There’s Nothing Fair About Workfare

17 Mar


Do you trust this man?

The article below first appeared in October 2012 on my blog  I am republishing it here to mark the Workfare Week of Action starting tomorrow, Monday 18th March. It also appears on the blog , the alternative voice for student activists. We have seen victories in the form of companies and charities pulling out of the workfare scheme in droves in response to public pressure, and in the courts for Cait Reilly (pulled off voluntary work in a museum to stack shelves in Poundland) and Jamieson Wilson.  However, EXTREMELY disturbing news has come out that the Government and DWP are rushing through a bill (the Jobseekers [back to work schemes] Bill) to override the court verdict and avoid paying back the sanctions they unlawfully stripped from individuals for not participating in workfare.  Furthermore, Labour are said to be supporting the bill, making it clearer than ever that they won’t stand up for the poorest any more.  This disgusting move undermines democracy and the rule of law: if the government can simply retroactively overrule any legal decision it doesn’t like, what’s next?  Read more on the bill at and and find resources and ways to challenge this abuse of the law, as well as ways to get involved in the workfare week of action, at the bottom of the article.

In Cameron, Osborne and co’s campaign to restore class elites and polarise rich and poor still further, one of the most pernicious elements is the vaunted introduction of workfare.  (And it is a project to restore upper class power, make no mistake.  Even the head of the International Monetary Fund, a model free market institution and thus hardly a haven for reds (under the bed or elsewhere), has said that austerity measures are not working.  Yet still they go on cutting from those who have nothing while giving tax breaks to the rich).

Workfare is promoted in the usual discourse of fecklessness, benefit dependency, scroungers and workshy earning their right to benefits rather than living in decadent indolence at taxpayer expense.  The idea is to further extend the conditionality of benefits (JSA claimants already lose benefits if they turn down paid work, no matter how poorly paid, temporary or insecure) to include mandatory work in participating companies.  Of course, the “workshy layabout” narrative is somewhat undermined at the moment by the explosion in unemployment (caused by the banks, let’s remember, not benefit recipients) which means that for every job, however menial and lowly, there are tens or even hundreds of applicants.  The vast majority of unemployed people right now are desperately trying to find work to alleviate poverty and debt, belying the “can’t work, won’t work” stereotype used to demonise people on benefits, in order to justify the measures which will exacerbate their poverty still further.

Think about this idea in any detail at all and it’s not only the unfairness but the stupidity of workfare which becomes glaringly apparent.  Of course it is slave labour, working a thirty – forty hour week for JSA (currently at £71/week for over-25s, still lower for younger people).  But it’s also free or heavily subsidised labour for employers, as the state continues to pay the benefit.  What business is then going to advertise a real job, with a living wage and fair working conditions, when a supply of  “workfare” participants is available? ( It’s the same sort of disincentive as tax credits, which, while having a much more benign application (topping up the wages of low earners), means in practice employers know the exact threshold for tax credit payment and can thus continue to pay poverty wages).  So in light of this, how exactly is this helping tackle unemployment or economic recovery?  (Incidentally, there is wide consensus among academics that only spending can promote economic growth.  Fat chance when everyone’s skint, again begging the question: how exactly are austerity measures helping?)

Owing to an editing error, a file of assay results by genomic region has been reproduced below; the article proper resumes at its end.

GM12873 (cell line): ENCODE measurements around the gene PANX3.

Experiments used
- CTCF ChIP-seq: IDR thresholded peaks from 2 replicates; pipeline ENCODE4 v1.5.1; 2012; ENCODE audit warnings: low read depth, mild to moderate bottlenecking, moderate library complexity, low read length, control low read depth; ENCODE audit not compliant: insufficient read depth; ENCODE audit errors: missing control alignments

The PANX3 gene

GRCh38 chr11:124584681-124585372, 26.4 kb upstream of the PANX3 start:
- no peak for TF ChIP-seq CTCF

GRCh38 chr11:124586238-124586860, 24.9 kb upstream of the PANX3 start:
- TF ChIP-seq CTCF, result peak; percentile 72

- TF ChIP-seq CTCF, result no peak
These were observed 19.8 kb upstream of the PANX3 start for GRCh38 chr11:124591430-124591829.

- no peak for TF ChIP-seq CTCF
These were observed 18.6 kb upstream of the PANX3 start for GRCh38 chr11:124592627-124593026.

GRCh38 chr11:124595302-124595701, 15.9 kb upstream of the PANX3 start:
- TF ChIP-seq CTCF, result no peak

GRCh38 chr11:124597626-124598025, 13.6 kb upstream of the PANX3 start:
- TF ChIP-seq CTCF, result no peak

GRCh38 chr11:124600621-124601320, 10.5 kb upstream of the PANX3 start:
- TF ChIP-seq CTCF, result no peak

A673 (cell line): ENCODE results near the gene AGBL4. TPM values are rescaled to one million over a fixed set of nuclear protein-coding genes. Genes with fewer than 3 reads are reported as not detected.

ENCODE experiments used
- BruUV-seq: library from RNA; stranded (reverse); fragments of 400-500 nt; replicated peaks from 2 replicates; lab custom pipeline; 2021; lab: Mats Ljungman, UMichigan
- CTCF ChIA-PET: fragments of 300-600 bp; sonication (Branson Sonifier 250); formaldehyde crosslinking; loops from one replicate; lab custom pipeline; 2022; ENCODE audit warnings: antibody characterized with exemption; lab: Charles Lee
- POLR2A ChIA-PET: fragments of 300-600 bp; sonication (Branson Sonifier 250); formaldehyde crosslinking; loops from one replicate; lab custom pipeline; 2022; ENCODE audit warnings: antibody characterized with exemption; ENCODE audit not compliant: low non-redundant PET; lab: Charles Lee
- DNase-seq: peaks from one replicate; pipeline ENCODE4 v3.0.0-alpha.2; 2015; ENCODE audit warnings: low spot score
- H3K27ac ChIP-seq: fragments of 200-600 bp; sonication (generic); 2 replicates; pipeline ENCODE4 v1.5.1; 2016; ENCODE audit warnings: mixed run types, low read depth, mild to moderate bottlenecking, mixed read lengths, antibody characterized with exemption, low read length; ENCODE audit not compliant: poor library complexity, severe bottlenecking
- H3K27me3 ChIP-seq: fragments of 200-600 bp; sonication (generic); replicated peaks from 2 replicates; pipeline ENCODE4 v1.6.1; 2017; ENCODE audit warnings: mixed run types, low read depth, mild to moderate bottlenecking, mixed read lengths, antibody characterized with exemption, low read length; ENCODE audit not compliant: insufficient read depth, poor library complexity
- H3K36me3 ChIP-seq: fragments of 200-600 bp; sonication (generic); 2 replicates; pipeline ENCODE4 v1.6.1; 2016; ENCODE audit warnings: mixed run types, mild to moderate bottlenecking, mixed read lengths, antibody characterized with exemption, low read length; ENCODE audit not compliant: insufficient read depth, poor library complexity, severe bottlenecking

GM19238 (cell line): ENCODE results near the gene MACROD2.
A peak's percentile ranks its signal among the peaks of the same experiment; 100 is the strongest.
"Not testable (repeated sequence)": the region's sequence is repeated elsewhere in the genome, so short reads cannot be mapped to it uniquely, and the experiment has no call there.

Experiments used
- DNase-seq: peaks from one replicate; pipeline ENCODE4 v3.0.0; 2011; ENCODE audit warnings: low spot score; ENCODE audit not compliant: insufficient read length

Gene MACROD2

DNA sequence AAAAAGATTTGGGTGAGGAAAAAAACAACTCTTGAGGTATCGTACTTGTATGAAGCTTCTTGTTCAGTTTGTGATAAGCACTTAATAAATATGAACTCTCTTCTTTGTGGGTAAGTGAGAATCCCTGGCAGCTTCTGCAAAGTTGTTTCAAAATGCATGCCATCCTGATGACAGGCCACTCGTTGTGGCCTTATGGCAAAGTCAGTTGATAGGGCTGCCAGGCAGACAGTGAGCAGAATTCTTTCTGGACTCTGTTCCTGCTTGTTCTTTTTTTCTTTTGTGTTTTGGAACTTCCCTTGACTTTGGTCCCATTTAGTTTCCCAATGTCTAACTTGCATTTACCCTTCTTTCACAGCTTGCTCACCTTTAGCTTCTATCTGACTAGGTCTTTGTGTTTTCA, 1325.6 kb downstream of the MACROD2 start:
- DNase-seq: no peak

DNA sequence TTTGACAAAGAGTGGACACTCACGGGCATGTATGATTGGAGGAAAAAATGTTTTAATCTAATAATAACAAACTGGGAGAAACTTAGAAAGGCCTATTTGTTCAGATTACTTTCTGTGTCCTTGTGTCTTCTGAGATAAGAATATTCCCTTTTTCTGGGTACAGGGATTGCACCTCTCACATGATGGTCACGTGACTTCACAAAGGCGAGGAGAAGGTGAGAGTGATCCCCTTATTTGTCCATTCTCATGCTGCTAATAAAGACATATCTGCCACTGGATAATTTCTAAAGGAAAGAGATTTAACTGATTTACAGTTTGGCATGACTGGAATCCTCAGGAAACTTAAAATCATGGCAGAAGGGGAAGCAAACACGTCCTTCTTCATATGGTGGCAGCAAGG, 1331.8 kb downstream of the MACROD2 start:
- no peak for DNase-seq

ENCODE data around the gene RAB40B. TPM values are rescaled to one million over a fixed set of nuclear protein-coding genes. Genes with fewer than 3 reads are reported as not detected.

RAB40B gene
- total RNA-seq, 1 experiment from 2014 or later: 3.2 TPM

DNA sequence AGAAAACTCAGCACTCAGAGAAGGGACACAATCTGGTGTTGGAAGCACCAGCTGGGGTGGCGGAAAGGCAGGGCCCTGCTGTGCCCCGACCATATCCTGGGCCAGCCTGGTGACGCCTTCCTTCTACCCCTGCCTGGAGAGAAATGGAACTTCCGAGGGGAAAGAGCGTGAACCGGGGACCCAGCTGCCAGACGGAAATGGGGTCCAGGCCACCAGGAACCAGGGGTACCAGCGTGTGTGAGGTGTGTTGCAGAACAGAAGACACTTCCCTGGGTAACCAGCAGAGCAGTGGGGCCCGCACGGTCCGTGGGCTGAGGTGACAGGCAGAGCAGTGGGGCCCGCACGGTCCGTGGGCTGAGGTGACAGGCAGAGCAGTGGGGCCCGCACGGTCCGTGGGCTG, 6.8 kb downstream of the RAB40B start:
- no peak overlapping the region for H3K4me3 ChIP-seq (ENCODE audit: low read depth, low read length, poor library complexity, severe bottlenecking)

To digress for a moment, as I mentioned adult JSA is currently paid at £71/w.  Housing Benefit is set too low to pay even the cheapest rents and is set to be cut still further.  So out of that £71/w, any JSA claimant has to top up the rent by 20, 30, 40, 50 pounds a month.  Council Tax Benefit is also set to be cut by ten per cent, with Cameron telling local councils to pursue the shortfall any way they see fit, which of course will mean bailiffs and debt collectors.  I take a moment to point all this out to show that the discourse of idle undeserving poor living in the lap of luxury laughing at the taxpayer and the government is bollocks.  But it’s useful bollocks to Cameron and co, because it justifies ever harsher and coercive measures.  Incidentally, workfare would not be optional, but to do voluntary work off your own back would not be allowed, because the time should be spent jobseeking – or, for sick and disabled claimants, would be used against you to find you fit for work, even though with voluntary work you can choose the number of hours you can manage, and can stop if your condition worsens.  The Big Society?  We’re all in this together?  Don’t make me laugh.  Cameron and his cronies are no longer even bothering to pretend they’re not throwing the poor to the wolves.  But just as Thatcher, in her boundless arrogance, came undone with the Poll Tax riots, Cameron’s days are numbered too.  Crush people for long enough, they will crush you.